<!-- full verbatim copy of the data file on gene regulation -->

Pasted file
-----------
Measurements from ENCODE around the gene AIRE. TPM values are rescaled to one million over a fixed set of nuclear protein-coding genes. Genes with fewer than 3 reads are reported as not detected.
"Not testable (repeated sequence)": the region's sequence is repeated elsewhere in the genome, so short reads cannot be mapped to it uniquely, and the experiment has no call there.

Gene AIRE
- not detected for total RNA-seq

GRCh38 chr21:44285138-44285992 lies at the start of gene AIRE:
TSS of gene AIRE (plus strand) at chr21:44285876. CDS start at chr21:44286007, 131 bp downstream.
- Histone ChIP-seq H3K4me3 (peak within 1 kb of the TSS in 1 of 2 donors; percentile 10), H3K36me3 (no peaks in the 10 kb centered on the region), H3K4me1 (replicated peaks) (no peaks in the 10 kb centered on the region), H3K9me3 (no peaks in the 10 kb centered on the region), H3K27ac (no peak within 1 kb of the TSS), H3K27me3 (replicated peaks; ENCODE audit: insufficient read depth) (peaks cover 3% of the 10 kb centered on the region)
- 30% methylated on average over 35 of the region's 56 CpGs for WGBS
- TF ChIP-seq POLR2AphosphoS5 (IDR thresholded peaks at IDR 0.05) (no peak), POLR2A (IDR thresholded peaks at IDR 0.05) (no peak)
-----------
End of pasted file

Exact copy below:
Measurements from ENCODE around the gene AIRE. TPM values are rescaled to one million over a fixed set of nuclear protein-coding genes. Genes with fewer than 3 reads are reported as not detected.
"Not testable (repeated sequence)": the region's sequence is repeated elsewhere in the genome, so short reads cannot be mapped to it uniquely, and the experiment has no call there.

Gene AIRE
- not detected for total RNA-seq

GRCh38 chr21:44285138-44285992 lies at the start of gene AIRE:
TSS of gene AIRE (plus strand) at chr21:44285876. CDS start at chr21:44286007, 131 bp downstream.
- Histone ChIP-seq H3K4me3 (peak within 1 kb of the TSS in 1 of 2 donors; percentile 10), H3K36me3 (no peaks in the 10 kb centered on the region), H3K4me1 (replicated peaks) (no peaks in the 10 kb centered on the region), H3K9me3 (no peaks in the 10 kb centered on the region), H3K27ac (no peak within 1 kb of the TSS), H3K27me3 (replicated peaks; ENCODE audit: insufficient read depth) (peaks cover 3% of the 10 kb centered on the region)
- 30% methylated on average over 35 of the region's 56 CpGs for WGBS
- TF ChIP-seq POLR2AphosphoS5 (IDR thresholded peaks at IDR 0.05) (no peak), POLR2A (IDR thresholded peaks at IDR 0.05) (no peak)